But lest some suppose, from what has been said by us, that we say that whatever happens, happens by a fatal necessity, because it is foretold as known beforehand, this too we explain. We have learned from the prophets, and we hold it to be true, that punishments, and chastisements, and good rewards, are rendered according to the merit of each man’s actions. Since if it be not so, but all things happen by fate, neither is anything at all in our own power. For if it be fated that this man, e.g., be good, and this other evil, neither is the former meritorious nor the latter to be blamed. And again, unless the human race have the power of avoiding evil and choosing good by free choice, they are not accountable for their actions, of whatever kind they be. But that it is by free choice they both walk uprightly and stumble, we thus demonstrate. We see the same man making a transition to opposite things. Now, if it had been fated that he were to be either good or bad, he could never have been capable of both the opposites, nor of so many transitions. But not even would some be good and others bad, since we thus make fate the cause of evil, and exhibit her as acting in opposition to herself; or that which has been already stated would seem to be true, that neither virtue nor vice is anything, but that things are only reckoned good or evil by opinion; which, as the true word shows, is the greatest impiety and wickedness. But this we assert is inevitable fate, that they who choose the good have worthy rewards, and they who choose the opposite have their merited awards. For not like other things, as trees and quadrupeds, which cannot act by choice, did God make man: for neither would he be worthy of reward or praise did he not of himself choose the good, but were created for this end; nor, if he were evil, would he be worthy of punishment, not being evil of himself, but being able to be nothing else than what he was made.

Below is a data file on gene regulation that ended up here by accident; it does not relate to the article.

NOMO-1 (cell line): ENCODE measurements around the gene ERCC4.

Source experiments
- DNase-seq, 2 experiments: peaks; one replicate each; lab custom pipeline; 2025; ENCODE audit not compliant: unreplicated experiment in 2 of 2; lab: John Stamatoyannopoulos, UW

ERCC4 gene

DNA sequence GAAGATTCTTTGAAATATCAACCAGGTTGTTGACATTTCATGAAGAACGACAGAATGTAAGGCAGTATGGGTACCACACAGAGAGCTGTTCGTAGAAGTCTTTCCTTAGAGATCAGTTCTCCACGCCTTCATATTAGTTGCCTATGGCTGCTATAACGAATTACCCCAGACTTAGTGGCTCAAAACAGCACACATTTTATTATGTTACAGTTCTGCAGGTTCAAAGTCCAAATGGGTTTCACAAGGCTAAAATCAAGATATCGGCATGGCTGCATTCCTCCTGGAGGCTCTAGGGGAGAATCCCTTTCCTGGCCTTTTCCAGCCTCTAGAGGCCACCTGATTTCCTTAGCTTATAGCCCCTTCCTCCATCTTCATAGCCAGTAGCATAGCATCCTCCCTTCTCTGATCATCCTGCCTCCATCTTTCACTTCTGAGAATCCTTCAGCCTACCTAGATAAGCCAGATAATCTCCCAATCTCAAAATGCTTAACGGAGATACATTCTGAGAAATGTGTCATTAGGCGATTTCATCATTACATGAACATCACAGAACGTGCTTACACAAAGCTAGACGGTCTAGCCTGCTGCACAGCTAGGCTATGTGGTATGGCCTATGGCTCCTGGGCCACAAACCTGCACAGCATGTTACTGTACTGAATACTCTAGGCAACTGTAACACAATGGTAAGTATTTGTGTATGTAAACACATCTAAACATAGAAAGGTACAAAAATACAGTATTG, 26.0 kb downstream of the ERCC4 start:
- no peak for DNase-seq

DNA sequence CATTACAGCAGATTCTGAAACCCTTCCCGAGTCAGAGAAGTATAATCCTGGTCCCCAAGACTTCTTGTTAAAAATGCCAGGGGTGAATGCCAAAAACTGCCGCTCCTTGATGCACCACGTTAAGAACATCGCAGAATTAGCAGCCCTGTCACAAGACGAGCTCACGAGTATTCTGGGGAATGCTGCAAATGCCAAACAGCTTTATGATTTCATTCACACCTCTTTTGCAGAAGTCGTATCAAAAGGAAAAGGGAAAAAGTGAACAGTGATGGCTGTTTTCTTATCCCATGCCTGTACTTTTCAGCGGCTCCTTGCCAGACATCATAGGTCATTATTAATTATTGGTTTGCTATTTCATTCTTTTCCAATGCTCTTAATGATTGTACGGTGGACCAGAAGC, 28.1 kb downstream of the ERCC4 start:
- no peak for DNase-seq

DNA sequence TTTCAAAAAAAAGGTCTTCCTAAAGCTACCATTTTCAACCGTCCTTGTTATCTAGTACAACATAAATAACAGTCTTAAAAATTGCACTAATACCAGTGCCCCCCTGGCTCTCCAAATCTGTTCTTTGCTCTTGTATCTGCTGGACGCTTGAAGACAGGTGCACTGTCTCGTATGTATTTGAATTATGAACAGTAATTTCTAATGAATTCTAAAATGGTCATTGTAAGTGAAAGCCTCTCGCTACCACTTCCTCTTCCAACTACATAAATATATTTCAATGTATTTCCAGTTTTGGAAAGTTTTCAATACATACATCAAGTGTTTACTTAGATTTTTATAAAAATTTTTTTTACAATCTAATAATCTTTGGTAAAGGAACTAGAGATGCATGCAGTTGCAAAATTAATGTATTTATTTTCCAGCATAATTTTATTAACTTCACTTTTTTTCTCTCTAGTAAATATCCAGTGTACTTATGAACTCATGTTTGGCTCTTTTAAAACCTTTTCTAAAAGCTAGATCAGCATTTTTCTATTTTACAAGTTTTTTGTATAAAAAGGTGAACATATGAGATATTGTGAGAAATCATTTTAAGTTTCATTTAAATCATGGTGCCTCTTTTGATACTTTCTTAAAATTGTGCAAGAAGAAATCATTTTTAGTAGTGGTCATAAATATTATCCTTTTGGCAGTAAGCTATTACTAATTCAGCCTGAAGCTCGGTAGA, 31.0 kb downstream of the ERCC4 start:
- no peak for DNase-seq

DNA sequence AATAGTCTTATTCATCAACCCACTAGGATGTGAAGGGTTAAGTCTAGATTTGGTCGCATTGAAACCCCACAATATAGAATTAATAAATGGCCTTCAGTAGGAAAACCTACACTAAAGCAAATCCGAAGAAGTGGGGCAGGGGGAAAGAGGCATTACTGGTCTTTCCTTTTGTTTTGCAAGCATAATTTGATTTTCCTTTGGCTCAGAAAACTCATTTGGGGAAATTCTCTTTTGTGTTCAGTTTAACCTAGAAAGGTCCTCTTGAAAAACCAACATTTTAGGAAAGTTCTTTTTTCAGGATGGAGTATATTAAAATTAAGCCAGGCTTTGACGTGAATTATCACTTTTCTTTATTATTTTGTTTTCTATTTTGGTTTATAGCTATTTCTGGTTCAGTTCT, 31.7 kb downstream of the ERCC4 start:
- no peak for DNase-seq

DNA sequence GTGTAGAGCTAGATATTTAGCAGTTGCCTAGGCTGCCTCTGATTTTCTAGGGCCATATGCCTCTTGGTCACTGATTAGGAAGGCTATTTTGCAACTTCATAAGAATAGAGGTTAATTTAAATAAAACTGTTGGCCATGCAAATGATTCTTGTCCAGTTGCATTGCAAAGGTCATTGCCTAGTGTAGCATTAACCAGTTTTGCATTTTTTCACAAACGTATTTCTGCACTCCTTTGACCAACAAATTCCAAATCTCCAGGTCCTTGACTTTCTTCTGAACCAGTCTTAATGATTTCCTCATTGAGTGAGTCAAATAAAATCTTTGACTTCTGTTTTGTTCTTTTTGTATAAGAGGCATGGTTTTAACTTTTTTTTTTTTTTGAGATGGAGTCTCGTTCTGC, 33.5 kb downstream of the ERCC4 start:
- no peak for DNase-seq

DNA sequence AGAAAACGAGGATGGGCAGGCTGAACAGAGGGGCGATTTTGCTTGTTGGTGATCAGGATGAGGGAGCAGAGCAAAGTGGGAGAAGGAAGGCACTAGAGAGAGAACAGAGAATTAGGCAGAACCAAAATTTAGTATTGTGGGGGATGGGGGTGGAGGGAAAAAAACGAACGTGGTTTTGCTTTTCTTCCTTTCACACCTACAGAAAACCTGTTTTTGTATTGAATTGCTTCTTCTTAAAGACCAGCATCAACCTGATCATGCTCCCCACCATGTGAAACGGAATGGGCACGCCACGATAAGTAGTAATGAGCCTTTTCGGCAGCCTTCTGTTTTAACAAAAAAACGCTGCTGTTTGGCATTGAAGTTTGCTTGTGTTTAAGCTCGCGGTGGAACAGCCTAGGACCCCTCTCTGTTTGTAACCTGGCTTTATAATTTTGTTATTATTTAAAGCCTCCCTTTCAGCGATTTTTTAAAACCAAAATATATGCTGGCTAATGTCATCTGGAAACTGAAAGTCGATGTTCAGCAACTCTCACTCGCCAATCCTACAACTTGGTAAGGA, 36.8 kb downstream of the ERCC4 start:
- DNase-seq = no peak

First Apology, Chapter 43

 

Neither do we affirm that it is by fate that men do what they do, or suffer what they suffer, but that each man by free choice acts rightly or sins; and that it is by the influence of the wicked demons that earnest men, such as Socrates and the like, suffer persecution and are in bonds, while Sardanapalus, Epicurus, and the like, seem to be blessed in abundance and glory. The Stoics, not observing this, maintained that all things take place according to the necessity of fate. But since God in the beginning made the race of angels and men with free-will, they will justly suffer in eternal fire the punishment of whatever sins they have committed. And this is the nature of all that is made, to be capable of vice and virtue. For neither would any of them be praiseworthy unless there were power to turn to both [virtue and vice]. And this also is shown by those men everywhere who have made laws and philosophized according to right reason, by their prescribing to do some things and refrain from others. Even the Stoic philosophers, in their doctrine of morals, steadily honour the same things, so that it is evident that they are not very felicitous in what they say about principles and incorporeal things. For if they say that human actions come to pass by fate, they will maintain either that God is nothing else than the things which are ever turning, and altering, and dissolving into the same things, and will appear to have had a comprehension only of things that are destructible, and to have looked on God Himself as emerging both in part and in whole in every wickedness; or that neither vice nor virtue is anything; which is contrary to every sound idea, reason, and sense.

Second Apology, Chapter 7

Theophilus of Antioch ???-184 AD